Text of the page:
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How to cook a quantum nanowire device

April 27, 2014

The last few months our group has dedicated to nanofabrication. It is a lot like cooking in that we talk a lot about recipes, and we get to wear white overall suits which make you feel like a chef. It is however much more strict than cooking as every recipe has to be perfectly tweaked for the final result to work. I have decided to explain how nanowire devices come about cookbook-style.

Best Sketch

Ingredients: 1 chip nanowires, 1 2” wafer silicon substrates, PMMA and MIBK, titanium, gold, hafnium oxide, acetone and isopropanol to taste.

The main ingredient is a nanowire. It is of course highly recommended to get the best and fresh nanowires, here we shall use indium antimonide wires grown in Eindhoven, but we also have other great recipes for example with silicon-germanium grown in Los Alamos. Great, so put nanowires aside, we will need them a bit later.

We start by preparing the substrates. Here again our recipe is a little extravagant as we shall be using substrates from France, but you can use substrates from your local market. We prepare a whole 2” wafer and then cut it into smaller pieces for final devices. The fist step is to fabricate markers, they are needed as coordinates and reference points for other layers of nanofabrication. They are produced by electron beam lithography which can define the cross-shaped patterns shown below. Make sure you spin PMMA before doing lithography, and then develop it in MIBK for about a minute.


The final pattern is obtained by evaporating titanium and gold and liftoff of the rest of PMMA. You need to evaporate these metals in vacuum, so make sure you have an electron beam or a thermal evaporator. While these crosses are relatively large, the meaning of nanofabrication really comes to life when we form the layer of gates, also by electron beam lithography. These are parallel lines that can be as thin as 20 nanometers. In the picture below you can see an image of gates in a standard microscope in pink. The pink rectangle in the middle is so dense that individual gates cannot be resolved. You also see yellow gold markers in the corners, they were used to position the gates in the center. A cyan rhombus is a layer of hafnium oxide dielectric which will eventually separates gates from nanowires to help avoid shorts. This layer is produced by atomic layer deposition, in which organic molecules carrying hafnium atoms coat the subtrate and then disintegrate leaving behind a single layer of oxide.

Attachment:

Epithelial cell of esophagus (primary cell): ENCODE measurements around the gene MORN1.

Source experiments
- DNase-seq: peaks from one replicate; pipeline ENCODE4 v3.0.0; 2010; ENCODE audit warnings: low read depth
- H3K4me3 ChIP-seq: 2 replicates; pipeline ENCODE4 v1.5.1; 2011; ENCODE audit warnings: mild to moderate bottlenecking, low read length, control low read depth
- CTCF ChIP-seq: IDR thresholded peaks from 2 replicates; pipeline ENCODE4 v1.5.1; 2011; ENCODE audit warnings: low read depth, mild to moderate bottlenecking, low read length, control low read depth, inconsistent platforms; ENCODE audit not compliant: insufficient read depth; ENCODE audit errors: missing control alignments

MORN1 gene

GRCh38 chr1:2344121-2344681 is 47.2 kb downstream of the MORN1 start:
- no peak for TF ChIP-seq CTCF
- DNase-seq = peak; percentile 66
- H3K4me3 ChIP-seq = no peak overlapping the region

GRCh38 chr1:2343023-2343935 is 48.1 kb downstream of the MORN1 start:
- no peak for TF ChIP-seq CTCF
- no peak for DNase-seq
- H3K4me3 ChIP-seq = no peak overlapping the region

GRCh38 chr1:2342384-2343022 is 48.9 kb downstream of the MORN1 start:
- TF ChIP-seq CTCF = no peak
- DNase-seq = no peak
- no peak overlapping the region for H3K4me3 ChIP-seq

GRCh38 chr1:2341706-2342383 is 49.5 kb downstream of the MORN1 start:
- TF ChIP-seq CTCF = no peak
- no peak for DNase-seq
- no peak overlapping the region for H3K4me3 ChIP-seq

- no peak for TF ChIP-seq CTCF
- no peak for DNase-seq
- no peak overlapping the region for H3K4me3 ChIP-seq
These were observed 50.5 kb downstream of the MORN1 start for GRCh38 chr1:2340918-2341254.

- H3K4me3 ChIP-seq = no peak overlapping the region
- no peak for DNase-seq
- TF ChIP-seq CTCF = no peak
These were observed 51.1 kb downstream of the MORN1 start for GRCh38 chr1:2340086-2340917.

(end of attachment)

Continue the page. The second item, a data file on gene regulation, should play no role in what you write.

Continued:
After these steps our substrates are cut into 10 mm squares and get shipped from Grenoble to Pittsburgh. Here we take the Dutch nanowires and place them one by one onto the gates, as shown in this video.


The nanowire is a bright white object in the center. You can also see better the gates in the picture above because this picture is taken with a scanning electron microscope. Although these pictures are always in grayscale reflecting the color of electrons.

All this is done in the cleanroom which looks like this:


The last step is to contact the nanowire with electrodes. We take a picture of exactly how the nanowire lies on the gates, and then design contacts (in a computer) to cover the tips of the wire and its sides. We will later pass current and measure voltage across the nanowires through these contacts, that is the experiment part of our work.

We use the electron beam lithography machine shown in the picture above to write the pattern of contacts on top of the nanowire. The substrate and the wire are coated with PMMA which is a polymer that gets broken down by a beam of electrons during lithography. Where the molecules of PMMA were broken they come off in MIBK leaving openings. Metals like titanium and gold can be deposited in those openings.


Finally, rinse the chip in acetone and isopropanol and you are ready to measure! Enjoy your experiments.


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